Athletes didn't "pave way" for Obama

Heroes like Jackie Robinson played a small role, but exaggerating it diminishes what anonymous millions have done.

By King Kaufman

Published November 6, 2008 12:00PM (EST)

Did black athletes pave the way for Barack Obama to become president? Frank DeFord said so over the summer and others have chimed in with similar thoughts.

The easy answer is yes. Even the most shallow discussion of black advancement in this country has to mention Jackie Robinson, and more serious treatments consider the roles of Jack Johnson, Joe Louis and Muhammad Ali, the black jockeys of the late 19th century and the relative dominance of black athletes in the most popular American sports since the middle of the 20th.

For many white Americans, the first minorities they identified with and got to know, even if from afar, were famous African-American athletes. The first minority in the lives of many with executive-type power and trappings was the black coach of a favorite or rival NBA team. And of course African-Americans drew strength and pride from sporting heroes, used them as role models and beacons of the idea that, given a chance, blacks could succeed at anything.

But that's all too simple.

Sports often get short shrift when serious subjects are being discussed. Just a bunch of games. But they're more than that. Obama is a once-in-a-generation political figure not because of his brown skin but because of his ability to unite, motivate and inspire people.

Sports do those things every day.

That's because sports are not just a part of our society but a big part. What else draws so many people together so often? What else can be discussed so easily across so many lines and barriers? What else is such a constant, passed from one generation to the next?

Then again, they're just a part. If Obama stood on the shoulders of Jackie Robinson and Joe Louis and Arthur Ashe Tuesday, he also stood on the shoulders of the great black entertainers who used the other most obviously open avenue to fame and fortune for African-Americans for too much of this country's history.

But beyond that, he got a boost from millions of anonymous firefighters and teachers and bricklayers and doctors. Not just from every first this or that, first black cop or university president or shop foreman, but from all of those who came after.

We advance as a society. It was easy for white people to love Willie Mays or Magic Johnson, but it was also possible to love them and hate the black family that just moved in down the street. The kids from that new family and the kids from the rest of the block playing together and becoming friends did as much to put Barack Obama in Grant Park Tuesday night as Joe Louis did.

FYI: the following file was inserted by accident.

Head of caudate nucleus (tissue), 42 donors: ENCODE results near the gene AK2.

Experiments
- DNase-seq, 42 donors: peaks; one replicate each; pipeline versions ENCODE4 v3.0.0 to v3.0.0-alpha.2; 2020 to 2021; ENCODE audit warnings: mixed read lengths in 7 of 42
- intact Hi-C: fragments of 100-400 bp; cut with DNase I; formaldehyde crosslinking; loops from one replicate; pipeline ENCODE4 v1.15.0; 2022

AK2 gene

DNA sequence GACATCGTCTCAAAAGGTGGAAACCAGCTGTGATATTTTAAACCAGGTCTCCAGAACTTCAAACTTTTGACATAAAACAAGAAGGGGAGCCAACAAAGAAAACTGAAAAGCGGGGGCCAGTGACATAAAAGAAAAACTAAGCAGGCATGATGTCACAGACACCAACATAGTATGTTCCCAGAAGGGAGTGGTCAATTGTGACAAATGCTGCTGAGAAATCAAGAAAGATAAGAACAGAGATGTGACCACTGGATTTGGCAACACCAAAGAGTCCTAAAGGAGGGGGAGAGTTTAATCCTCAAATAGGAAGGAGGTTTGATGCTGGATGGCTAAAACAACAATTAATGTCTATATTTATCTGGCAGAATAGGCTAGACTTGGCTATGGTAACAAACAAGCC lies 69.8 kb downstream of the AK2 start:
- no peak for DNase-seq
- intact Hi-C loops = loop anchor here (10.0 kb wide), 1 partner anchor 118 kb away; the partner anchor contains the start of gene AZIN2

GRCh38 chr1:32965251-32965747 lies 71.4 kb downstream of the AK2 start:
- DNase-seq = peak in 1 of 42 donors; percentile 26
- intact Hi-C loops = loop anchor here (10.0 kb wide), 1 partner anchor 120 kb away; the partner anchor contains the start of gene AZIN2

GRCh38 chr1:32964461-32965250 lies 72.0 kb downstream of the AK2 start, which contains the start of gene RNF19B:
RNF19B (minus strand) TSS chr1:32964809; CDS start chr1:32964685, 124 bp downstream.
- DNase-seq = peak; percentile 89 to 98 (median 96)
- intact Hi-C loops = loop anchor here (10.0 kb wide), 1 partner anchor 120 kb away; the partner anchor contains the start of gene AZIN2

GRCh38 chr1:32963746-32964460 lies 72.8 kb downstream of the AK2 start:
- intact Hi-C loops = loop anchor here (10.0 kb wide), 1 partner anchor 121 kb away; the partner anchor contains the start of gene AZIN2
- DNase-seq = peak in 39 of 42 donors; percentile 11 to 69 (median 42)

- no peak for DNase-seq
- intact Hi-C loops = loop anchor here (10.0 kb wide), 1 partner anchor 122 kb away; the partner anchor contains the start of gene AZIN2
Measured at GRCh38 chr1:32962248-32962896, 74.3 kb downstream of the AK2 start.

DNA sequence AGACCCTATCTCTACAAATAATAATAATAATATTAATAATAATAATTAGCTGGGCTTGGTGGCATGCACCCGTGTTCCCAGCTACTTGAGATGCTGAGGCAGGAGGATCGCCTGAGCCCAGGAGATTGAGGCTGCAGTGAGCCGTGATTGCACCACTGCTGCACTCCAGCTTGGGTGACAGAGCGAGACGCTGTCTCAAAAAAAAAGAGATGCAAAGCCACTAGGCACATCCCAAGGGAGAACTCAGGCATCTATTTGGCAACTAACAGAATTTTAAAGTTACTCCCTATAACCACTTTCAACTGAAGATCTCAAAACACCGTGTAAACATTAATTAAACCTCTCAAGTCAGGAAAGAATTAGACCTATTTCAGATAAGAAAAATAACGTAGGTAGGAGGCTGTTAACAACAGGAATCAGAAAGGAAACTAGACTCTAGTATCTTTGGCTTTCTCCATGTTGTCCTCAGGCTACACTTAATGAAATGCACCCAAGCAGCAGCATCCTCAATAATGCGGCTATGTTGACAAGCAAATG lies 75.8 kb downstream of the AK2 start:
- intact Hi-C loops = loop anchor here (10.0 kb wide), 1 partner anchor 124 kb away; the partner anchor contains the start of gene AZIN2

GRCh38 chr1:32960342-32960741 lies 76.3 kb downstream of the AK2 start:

Blacks have succeeded in sports -- and entertainment -- in disproportionate numbers in this country, partly because there were more opportunities there, fewer barriers in those lines of work, though there were still plenty.

In fact, while sports have often been at the forefront of social progress, they've also lagged behind. There were African-Americans in the Senate and the Cabinet and on the Supreme Court before there was one managing a major league baseball team. We were still talking in this decade about "black quarterbacks," as a thing to talk about.

But if the barriers had been even greater in sports and entertainment, or better yet if they'd been lesser in other fields of endeavor, blacks would have succeeded elsewhere.

Jackie Robinson and the other great African-American sports pioneers were genuine heroes who did play a role in the success of blacks in this country. To say they paved the way, though, is too much.

It's to reduce African-Americans, again, to playing ball or being entertainers. It's to say that President-elect Barack Obama was made possible by sports. He wasn't. He was made possible by a long, complex, too-slow process, and sports were a part of that.

If Jackie Robinson hadn't been Jackie Robinson, someone else would have done it. And if it hadn't been baseball that gave us a Jackie Robinson, it would have been something else. There would have been a transcendent hero who was an astronaut or an inventor or a crusading preacher.

When I gave my 5-year-old son a reprieve from bedtime Tuesday night and sat him on my lap to watch delirious people in Grant Park and Ebenezer Baptist Church and in front of the White House, hoping this would be a moment he'd tell his kids about someday, I didn't talk about Jackie Robinson or Joe Louis.

I can talk about those guys all day, and we will, we will. But Tuesday night I talked about a whole country.

King Kaufman

King Kaufman is a senior writer for Salon. You can e-mail him at king at salon dot com. Facebook / Twitter / Tumblr

MORE FROM King Kaufman

Related Topics ------------------------------------------

2008 Elections Barack Obama Paul Shirley Race